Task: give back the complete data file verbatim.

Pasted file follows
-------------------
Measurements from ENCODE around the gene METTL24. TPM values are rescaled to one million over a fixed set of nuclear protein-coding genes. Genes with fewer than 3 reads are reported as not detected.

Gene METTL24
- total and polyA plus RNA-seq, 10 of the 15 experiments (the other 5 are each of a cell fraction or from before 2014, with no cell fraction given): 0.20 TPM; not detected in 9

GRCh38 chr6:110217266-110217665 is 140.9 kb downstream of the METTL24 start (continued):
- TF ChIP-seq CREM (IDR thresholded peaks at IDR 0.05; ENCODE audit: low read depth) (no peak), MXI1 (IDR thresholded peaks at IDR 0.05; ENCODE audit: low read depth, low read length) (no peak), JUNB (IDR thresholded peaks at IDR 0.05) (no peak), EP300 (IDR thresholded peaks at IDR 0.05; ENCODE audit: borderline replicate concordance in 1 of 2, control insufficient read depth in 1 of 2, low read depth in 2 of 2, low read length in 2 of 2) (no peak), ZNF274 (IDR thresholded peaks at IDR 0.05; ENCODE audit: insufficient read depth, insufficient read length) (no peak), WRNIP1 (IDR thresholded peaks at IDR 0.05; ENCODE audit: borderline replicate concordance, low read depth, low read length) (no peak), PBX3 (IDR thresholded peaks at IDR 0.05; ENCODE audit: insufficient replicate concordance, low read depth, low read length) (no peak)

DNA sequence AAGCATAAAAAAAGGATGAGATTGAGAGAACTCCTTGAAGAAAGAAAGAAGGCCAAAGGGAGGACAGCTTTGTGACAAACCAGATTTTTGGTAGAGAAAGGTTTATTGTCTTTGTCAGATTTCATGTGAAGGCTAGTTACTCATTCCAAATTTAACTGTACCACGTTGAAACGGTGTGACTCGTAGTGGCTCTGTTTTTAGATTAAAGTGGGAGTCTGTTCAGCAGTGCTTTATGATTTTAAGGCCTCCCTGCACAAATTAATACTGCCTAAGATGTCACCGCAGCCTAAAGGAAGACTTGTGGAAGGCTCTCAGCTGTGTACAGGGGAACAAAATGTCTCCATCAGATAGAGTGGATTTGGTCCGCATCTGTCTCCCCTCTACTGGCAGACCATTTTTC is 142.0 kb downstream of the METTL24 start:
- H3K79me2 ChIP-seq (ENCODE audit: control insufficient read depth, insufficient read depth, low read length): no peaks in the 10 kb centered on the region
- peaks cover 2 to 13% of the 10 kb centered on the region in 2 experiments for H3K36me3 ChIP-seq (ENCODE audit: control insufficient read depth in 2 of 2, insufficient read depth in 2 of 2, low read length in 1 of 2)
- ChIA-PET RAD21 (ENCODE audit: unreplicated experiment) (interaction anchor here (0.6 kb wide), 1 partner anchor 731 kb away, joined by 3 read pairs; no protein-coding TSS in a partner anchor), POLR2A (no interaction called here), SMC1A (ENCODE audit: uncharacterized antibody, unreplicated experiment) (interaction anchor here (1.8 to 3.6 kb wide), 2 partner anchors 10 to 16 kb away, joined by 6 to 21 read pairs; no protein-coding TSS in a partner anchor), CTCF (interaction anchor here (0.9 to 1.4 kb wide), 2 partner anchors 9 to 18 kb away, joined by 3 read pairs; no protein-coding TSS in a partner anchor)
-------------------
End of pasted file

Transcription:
Measurements from ENCODE around the gene METTL24. TPM values are rescaled to one million over a fixed set of nuclear protein-coding genes. Genes with fewer than 3 reads are reported as not detected.

Gene METTL24
- total and polyA plus RNA-seq, 10 of the 15 experiments (the other 5 are each of a cell fraction or from before 2014, with no cell fraction given): 0.20 TPM; not detected in 9

GRCh38 chr6:110217266-110217665 is 140.9 kb downstream of the METTL24 start (continued):
- TF ChIP-seq CREM (IDR thresholded peaks at IDR 0.05; ENCODE audit: low read depth) (no peak), MXI1 (IDR thresholded peaks at IDR 0.05; ENCODE audit: low read depth, low read length) (no peak), JUNB (IDR thresholded peaks at IDR 0.05) (no peak), EP300 (IDR thresholded peaks at IDR 0.05; ENCODE audit: borderline replicate concordance in 1 of 2, control insufficient read depth in 1 of 2, low read depth in 2 of 2, low read length in 2 of 2) (no peak), ZNF274 (IDR thresholded peaks at IDR 0.05; ENCODE audit: insufficient read depth, insufficient read length) (no peak), WRNIP1 (IDR thresholded peaks at IDR 0.05; ENCODE audit: borderline replicate concordance, low read depth, low read length) (no peak), PBX3 (IDR thresholded peaks at IDR 0.05; ENCODE audit: insufficient replicate concordance, low read depth, low read length) (no peak)

DNA sequence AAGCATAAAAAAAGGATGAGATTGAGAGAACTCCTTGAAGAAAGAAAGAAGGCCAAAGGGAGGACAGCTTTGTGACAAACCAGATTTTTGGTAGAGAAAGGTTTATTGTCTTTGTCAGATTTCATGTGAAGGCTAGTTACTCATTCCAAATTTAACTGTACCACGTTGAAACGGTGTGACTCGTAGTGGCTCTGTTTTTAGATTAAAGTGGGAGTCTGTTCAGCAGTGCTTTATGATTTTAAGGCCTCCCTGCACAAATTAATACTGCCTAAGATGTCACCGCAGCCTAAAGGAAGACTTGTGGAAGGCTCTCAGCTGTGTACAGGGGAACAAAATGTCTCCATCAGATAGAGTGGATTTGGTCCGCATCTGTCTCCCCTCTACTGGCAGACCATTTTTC is 142.0 kb downstream of the METTL24 start:
- H3K79me2 ChIP-seq (ENCODE audit: control insufficient read depth, insufficient read depth, low read length): no peaks in the 10 kb centered on the region
- peaks cover 2 to 13% of the 10 kb centered on the region in 2 experiments for H3K36me3 ChIP-seq (ENCODE audit: control insufficient read depth in 2 of 2, insufficient read depth in 2 of 2, low read length in 1 of 2)
- ChIA-PET RAD21 (ENCODE audit: unreplicated experiment) (interaction anchor here (0.6 kb wide), 1 partner anchor 731 kb away, joined by 3 read pairs; no protein-coding TSS in a partner anchor), POLR2A (no interaction called here), SMC1A (ENCODE audit: uncharacterized antibody, unreplicated experiment) (interaction anchor here (1.8 to 3.6 kb wide), 2 partner anchors 10 to 16 kb away, joined by 6 to 21 read pairs; no protein-coding TSS in a partner anchor), CTCF (interaction anchor here (0.9 to 1.4 kb wide), 2 partner anchors 9 to 18 kb away, joined by 3 read pairs; no protein-coding TSS in a partner anchor)